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LawyerBrain LLC - Wayne, PA


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What is Your Law Firm Worth?

Peter A. Giuliani


Throughout their life cycles, most law firms often encounter two significant events that give rise to questions about the value of the firm. The first such event is usually the first time the founding partner(s) seek to admit a new equity partner. The second such event is usually the retirement or withdrawal of one or more of the firm’s founders.

Strictly speaking, a law firm is worth only what a qualified and informed buyer would pay for it. Since law firms can be owned only by lawyers, the field of qualified buyers is limited. An informed buyer would be a lawyer or law firm that has intimate knowledge of the subject firm’s client base, skills base, reputation and finances. That limits the field even further. Let us assume, for the moment, however, that such a buyer exists. How does the prospective buyer go about determining a fair value for the subject firm?

The first thing a buyer looks at is the “Tangible Net Asset Value” – a short-hand way of saying “Excess of ‘book’ assets over liabilities.” The kinds of things that go into this calculation are:

• Cash and cash-like items
• Costs advanced to clients (i.e., “hard disbursements”)
• Furniture, fixtures and equipment, net of depreciation
• Leasehold improvements, net of amortization
• Bank debt
• Other indebtedness, like credit lines, letters of credit, etc.
• Unrecorded liabilities, like an obligation to pay contractual retirement benefits

While the firm’s financial statements are a useful starting point for this simple calculation, an informed buyer would want to question the collectability of client costs advanced, the age and replacement value of furniture and equipment, and the remaining term of the firm’s office lease, relative to the unamortized leasehold improvements (if the lease is about to expire, will the firm have to move and abandon the leasehold improvements? If so, they have little or no value). Remember, the buyer is looking at how these assets are going to benefit him/her, not what they originally cost.

The second major thing the buyer evaluates is the quality of unbilled and billed-but-uncollected accounts. While these assets are not recognized under the cash-basis accounting, they are very real assets, because they provide sources of cash to finance short-term operations. A buyer wants these assets as part of the deal, because if they were not available, the buyer would otherwise have to finance rent, staff salaries, etc. until work currently being done by the firm’s lawyers gets collected.

The best way to value these assets is to make a good faith estimate of when and how they will turn into cash, subtract scheduled operating expenditures from estimated cash collections, and estimate the excess after-tax profit such assets are expected to generate. Bear in mind that, even though most law firms are not taxed at the entity level, partners do have to pay personal income tax on their earnings. The taxes on “ready cash” have already been paid; the taxes on accounts receivable have not.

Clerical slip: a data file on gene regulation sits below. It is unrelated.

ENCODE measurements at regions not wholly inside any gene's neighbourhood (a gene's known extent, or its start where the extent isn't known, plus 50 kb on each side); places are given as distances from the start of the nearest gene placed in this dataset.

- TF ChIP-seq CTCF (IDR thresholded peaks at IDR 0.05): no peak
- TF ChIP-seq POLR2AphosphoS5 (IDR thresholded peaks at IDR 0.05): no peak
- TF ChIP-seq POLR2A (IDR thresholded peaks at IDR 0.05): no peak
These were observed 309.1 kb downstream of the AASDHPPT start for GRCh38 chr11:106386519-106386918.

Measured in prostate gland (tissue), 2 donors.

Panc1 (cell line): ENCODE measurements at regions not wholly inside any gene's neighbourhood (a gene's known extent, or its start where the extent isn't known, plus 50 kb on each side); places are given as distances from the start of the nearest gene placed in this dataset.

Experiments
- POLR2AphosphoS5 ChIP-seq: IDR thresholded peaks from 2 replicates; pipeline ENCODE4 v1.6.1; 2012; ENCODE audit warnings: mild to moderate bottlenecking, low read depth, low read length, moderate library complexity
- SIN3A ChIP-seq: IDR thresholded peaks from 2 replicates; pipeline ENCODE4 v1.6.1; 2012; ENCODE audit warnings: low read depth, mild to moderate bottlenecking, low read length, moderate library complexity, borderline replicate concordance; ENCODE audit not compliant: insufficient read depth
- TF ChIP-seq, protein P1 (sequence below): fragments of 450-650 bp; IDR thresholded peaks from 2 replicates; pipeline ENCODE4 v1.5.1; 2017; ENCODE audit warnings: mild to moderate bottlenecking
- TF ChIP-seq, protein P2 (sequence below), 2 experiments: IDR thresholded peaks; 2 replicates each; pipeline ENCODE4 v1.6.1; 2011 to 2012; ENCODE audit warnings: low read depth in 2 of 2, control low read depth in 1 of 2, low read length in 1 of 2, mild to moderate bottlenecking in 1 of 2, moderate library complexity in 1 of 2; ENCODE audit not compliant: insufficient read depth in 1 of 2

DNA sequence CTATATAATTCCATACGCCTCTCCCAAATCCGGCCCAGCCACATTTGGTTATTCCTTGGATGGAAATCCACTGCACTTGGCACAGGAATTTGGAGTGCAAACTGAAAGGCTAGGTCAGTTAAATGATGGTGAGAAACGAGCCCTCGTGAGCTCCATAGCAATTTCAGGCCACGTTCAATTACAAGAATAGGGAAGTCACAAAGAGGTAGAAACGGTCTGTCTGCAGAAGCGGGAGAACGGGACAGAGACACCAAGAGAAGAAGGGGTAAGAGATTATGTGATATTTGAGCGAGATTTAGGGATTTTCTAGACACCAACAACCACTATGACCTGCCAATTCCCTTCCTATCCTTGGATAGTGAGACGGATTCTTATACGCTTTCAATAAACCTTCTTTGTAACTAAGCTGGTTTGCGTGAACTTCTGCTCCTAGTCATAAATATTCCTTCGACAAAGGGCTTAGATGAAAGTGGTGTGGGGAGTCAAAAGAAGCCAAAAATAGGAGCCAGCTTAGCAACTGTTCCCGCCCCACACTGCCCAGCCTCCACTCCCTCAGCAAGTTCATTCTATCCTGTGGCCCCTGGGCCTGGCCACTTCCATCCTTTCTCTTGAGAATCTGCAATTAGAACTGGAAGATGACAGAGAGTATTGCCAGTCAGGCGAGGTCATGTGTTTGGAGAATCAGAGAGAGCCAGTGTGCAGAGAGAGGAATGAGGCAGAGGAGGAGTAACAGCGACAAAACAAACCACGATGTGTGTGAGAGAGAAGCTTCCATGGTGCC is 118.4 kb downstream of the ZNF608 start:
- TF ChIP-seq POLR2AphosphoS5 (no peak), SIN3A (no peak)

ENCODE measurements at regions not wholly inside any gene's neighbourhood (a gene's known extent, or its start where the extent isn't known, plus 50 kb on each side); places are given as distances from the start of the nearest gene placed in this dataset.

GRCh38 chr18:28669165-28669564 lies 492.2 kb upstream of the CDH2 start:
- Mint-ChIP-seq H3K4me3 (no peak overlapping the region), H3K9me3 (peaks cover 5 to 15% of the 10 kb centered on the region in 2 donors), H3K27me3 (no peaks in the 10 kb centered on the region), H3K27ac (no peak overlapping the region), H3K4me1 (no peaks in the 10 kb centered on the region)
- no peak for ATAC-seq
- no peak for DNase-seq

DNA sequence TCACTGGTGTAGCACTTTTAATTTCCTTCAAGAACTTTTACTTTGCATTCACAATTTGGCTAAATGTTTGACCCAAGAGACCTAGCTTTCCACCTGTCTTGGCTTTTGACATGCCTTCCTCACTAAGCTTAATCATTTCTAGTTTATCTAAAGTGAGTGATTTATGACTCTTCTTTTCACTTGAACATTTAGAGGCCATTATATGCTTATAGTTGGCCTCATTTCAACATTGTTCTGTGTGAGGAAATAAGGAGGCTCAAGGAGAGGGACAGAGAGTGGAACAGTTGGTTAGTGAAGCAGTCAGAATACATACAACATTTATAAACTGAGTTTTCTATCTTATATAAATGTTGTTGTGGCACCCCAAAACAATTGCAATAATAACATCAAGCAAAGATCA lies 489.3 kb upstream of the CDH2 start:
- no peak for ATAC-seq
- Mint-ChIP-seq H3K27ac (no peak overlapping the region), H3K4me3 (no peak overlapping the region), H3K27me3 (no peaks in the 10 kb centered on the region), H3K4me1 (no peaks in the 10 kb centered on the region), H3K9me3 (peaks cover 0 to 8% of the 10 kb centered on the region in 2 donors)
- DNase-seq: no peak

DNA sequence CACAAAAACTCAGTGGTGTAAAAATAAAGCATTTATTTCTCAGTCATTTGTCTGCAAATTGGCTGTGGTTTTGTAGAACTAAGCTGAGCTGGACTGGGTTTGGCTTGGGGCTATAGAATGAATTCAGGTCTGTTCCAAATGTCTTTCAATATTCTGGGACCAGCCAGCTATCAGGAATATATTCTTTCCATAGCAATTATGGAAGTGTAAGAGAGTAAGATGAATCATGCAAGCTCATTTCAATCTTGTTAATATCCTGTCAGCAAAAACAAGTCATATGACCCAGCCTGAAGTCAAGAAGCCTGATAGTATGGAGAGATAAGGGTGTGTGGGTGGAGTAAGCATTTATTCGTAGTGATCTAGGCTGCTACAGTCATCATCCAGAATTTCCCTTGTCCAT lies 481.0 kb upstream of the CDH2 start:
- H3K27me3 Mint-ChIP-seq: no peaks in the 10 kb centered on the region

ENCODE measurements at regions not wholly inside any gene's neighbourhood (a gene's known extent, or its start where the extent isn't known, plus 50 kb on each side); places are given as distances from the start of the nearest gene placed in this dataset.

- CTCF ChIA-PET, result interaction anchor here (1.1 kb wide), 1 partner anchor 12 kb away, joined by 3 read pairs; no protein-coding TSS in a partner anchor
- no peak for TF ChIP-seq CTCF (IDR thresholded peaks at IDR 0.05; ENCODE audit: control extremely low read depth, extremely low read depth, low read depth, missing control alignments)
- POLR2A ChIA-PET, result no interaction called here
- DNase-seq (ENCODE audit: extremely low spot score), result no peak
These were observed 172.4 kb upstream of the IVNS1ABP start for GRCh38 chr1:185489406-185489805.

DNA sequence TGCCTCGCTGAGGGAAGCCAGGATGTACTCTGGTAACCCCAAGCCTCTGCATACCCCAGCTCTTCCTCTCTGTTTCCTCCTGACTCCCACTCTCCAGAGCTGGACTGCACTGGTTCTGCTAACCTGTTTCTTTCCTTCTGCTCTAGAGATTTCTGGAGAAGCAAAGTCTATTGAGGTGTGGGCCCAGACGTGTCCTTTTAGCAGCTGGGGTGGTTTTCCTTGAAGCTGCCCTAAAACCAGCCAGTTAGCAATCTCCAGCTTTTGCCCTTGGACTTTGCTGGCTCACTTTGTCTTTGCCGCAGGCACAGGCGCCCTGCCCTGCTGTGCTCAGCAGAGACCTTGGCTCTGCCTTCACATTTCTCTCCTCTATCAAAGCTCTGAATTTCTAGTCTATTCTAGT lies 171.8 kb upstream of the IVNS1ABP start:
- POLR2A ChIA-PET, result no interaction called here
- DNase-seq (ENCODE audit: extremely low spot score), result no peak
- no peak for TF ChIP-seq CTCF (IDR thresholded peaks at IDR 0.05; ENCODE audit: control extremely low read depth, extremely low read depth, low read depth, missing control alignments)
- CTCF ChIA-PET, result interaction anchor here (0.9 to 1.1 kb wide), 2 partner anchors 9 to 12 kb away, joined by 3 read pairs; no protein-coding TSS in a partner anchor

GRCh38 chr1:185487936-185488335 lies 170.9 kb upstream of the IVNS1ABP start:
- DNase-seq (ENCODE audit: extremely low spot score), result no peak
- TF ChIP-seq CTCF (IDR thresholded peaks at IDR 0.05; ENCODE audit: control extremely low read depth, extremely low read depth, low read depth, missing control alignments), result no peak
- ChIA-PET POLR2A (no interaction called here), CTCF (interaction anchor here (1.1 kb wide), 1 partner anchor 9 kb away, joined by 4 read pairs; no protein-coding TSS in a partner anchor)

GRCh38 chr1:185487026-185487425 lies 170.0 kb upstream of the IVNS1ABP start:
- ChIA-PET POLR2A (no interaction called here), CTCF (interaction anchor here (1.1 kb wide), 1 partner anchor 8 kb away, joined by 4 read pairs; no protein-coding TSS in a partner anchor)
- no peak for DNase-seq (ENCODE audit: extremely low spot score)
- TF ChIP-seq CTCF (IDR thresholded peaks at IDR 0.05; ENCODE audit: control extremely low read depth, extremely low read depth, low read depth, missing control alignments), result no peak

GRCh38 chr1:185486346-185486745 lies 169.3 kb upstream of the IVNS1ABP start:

Third and finally, there is the thorniest question of what the firm may be worth as a “going concern.” This value is a function of how much cash the operation of the firm is expected to throw off for the benefit of the new owner(s), assuming that the former owner(s) is no longer actively involved with the practice and is no longer being compensated. If, for example, the former owner’s practice was so uniquely personal to him/her that clients would look for other counsel if (s)he were not in the picture, the likelihood that the practice/firm would throw off any meaningful cash – over and above collection of outstanding accounts – is slim to none. Thus, any “going concern” value would be zero.

If, on the other hand, the client relationships that are being left behind are really bonded to the firm, as opposed to the former owner(s), there is a “going concern” value to the new owner(s). How much a would buyer be willing to pay for the “going concern” value is a matter of balancing the expected cash generation with what the buyer might be able to earn from a similarly-risky alternative investment. For example, let’s say that the subject firm or practice is expected to generate $50,000 per year in excess cash after all employees and the new owners have been paid a reasonable compensation. Let us further assume that the best alternative stock investment might earn the buyer a return of, say 5% per annum, after taxes. For a five-year bet, the buyer might be willing to pay a maximum the present value of $50,000 per year, discounted at 5% per annum – or about $216,000.

Practically speaking, the process of valuing a law firm is a lot more complicated that what is described in this article. The three fundamental principles are, however, the basic building blocks of any kind of business valuation and should apply equally well in a law-firm setting. Any practitioner contemplating a transfer of his/her practice should keep these principles in mind.

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